Let $X_1,...,X_n$ be IID from a $GAMMA(\alpha, \beta)$ distribution, where $E(X_1)=\alpha\beta$. Derive the asymptotic distribution of the method of moment estimator $\tilde{\theta}$ of $\theta=(\alpha,\beta),$ that is:


and give the expression of $W$.

In the above problem, both $\tilde{\theta}$ and $\theta$ should be bold to represent vectors. I can calculate the methods of moments estimators, easily; they are:




where $\bar{x^2}$ represents $\sum x_i^2/n$ and $\bar{x}^2$ represents $(\sum x_i/n)^2$. However, I have no idea how to procde from here. How can I possibly find that limiting distribution with this information?


You can use multivariate Delta-method. Look here (paragraph 5.4) for similar calculations.

By multivariate CLT we can derive the asymptotic distribution of vector of sample moments: $$ \sqrt{n}\left[\pmatrix{\bar x\cr \bar{x^2}}-\pmatrix{\mathbb E[x_1]\cr\mathbb E[x_1^2]}\right]=\sqrt{n}\left[\pmatrix{\bar x\cr \bar{x^2}}-\pmatrix{\alpha\beta\cr\beta^2\alpha(\alpha+1)}\right]\xrightarrow{d} \mathcal N\left(\pmatrix{0\cr 0},\Sigma\right) $$ where $\Sigma$ is a covariance matrix of $\pmatrix{x_1\cr x_1^2}$. Please check all the calculations. $$ \Sigma =\pmatrix{\text{Var}(x_1) & \text{Cov}(x_1,x_1^2)\cr \text{Cov}(x_1,x_1^2) & \text{Var}(x_1^2)} =\pmatrix{\alpha\beta^2 & 2\alpha\beta^3(\alpha+1)\cr 2\alpha\beta^3(\alpha+1) & 2\alpha\beta^4(\alpha+1)(2\alpha+3)}. $$ Next, we have pair of estimates $$ \pmatrix{\tilde\alpha\cr\tilde\beta} = g\left(\bar x,\bar{x^2}\right), $$ where the vector-function $g:\mathbb R^2\to\mathbb R^2$ looks as $$ g(x,y)=\pmatrix{g_1(x,y)\cr g_2(x,y)} = \pmatrix{\frac{x^2}{y-x^2} \cr \frac{y-x^2}{x}}. $$ By multivariate Delta-method, $$ \sqrt{n}(\tilde{\theta}-\theta)=\sqrt{n}\left[g\left(\bar x,\bar{x^2}\right) - g\left(\mathbb E[x_1], \mathbb E[x_1^2]\right)\right] \xrightarrow{d} \mathcal N\left(\pmatrix{0\cr 0},\Sigma^*\right), $$ where $$ \Sigma^*=\left(\nabla_g\left(\mathbb E[x_1], \mathbb E[x_1^2]\right)\right)^T \cdot \Sigma \cdot \left(\nabla_g\left(\mathbb E[x_1], \mathbb E[x_1^2]\right)\right). $$ Here $$ \nabla_g\left(x, y\right) = \pmatrix{\frac{\partial g_1(x,y)}{\partial x} & \frac{\partial g_2(x,y)}{\partial x}\cr \frac{\partial g_1(x,y)}{\partial y} & \frac{\partial g_2(x,y)}{\partial y}} = \pmatrix{\frac{2xy}{(y-x^2)^2}& -\frac{y}{x^2}-1\cr -\frac{x^2}{(y-x^2)^2} & \frac1x }. $$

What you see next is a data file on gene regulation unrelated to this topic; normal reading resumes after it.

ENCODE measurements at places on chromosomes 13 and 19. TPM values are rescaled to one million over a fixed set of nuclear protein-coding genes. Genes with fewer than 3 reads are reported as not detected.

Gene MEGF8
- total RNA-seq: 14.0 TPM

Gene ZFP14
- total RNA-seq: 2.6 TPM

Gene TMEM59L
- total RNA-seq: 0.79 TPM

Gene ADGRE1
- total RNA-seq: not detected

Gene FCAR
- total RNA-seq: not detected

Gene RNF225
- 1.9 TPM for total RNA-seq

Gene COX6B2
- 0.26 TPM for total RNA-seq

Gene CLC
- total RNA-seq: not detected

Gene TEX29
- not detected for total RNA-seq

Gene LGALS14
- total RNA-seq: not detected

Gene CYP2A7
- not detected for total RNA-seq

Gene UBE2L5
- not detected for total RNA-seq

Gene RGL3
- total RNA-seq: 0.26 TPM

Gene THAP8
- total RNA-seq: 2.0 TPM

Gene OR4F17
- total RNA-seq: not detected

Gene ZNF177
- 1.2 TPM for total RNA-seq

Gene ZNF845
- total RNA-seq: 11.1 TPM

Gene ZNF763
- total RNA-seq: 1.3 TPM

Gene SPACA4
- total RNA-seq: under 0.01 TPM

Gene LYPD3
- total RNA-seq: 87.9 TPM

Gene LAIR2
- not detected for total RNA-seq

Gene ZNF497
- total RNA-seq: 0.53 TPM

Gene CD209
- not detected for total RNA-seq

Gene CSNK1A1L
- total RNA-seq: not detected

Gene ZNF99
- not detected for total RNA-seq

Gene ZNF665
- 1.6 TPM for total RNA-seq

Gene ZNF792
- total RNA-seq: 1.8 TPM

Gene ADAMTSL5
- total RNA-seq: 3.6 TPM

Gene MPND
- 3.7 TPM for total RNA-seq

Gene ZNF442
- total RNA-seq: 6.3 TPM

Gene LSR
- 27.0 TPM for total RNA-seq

Substitute expectations instead of variables and get $$ \nabla_g\left(\mathbb E[x_1], \mathbb E[x_1^2]\right) = \pmatrix{ \frac{2(1+\alpha)}{\beta} & -\frac{2\alpha+1}{\alpha} \cr -\frac1{\beta^2} & \frac1{\alpha\beta}} $$

And finally get the covariance matrix of limiting two-dimensional normal distribution: $$ \Sigma^* = \pmatrix{2\alpha(\alpha+1) & -2\beta(\alpha+1) \cr -2\beta(\alpha+1) & \frac{\beta^2(2\alpha+3)}{\alpha}}. $$

At the first sight, this is a valid answer: it is a valid covariance matrix since it is symmetric and positively definite, and the variance of $\tilde \alpha$ does not depend on scaling parameter $\beta$. Note that the distribution of $\tilde \alpha$ does not depend on $\beta$ too since $\frac{x_1}{\beta}$ follows $GAMMA(\alpha,1)$ distribution and $\tilde\alpha$ does not change if we replace $x_i$ with $\frac{x_i}{\beta}$.

  • $\begingroup$ How were you able to calculate the covariance between $x_i$ and $x_i^2$ in the original $\Sigma$ matrix? Similarly, how did you calculate $Var(x_i^2)?$ $\endgroup$ – jippyjoe4 Apr 6 '18 at 7:23
  • $\begingroup$ By definition. $\text{Cov}(x_1, x_1^2)=\mathbb E[x_1^3]-\mathbb E[x_1]\mathbb E[x_1^2]$. $\text{Var}(x_1^2)=\mathbb E[x_1^4]-(\mathbb E[x_1^2])^2$. $\endgroup$ – NCh Apr 6 '18 at 12:52
  • $\begingroup$ Wow. Great work. Lifesaver. It's so nice to finally see an example worked out in as much detail as this one. $\endgroup$ – jippyjoe4 Apr 7 '18 at 6:56

Your Answer

By clicking “Post Your Answer”, you agree to our terms of service, privacy policy and cookie policy

Not the answer you're looking for? Browse other questions tagged or ask your own question.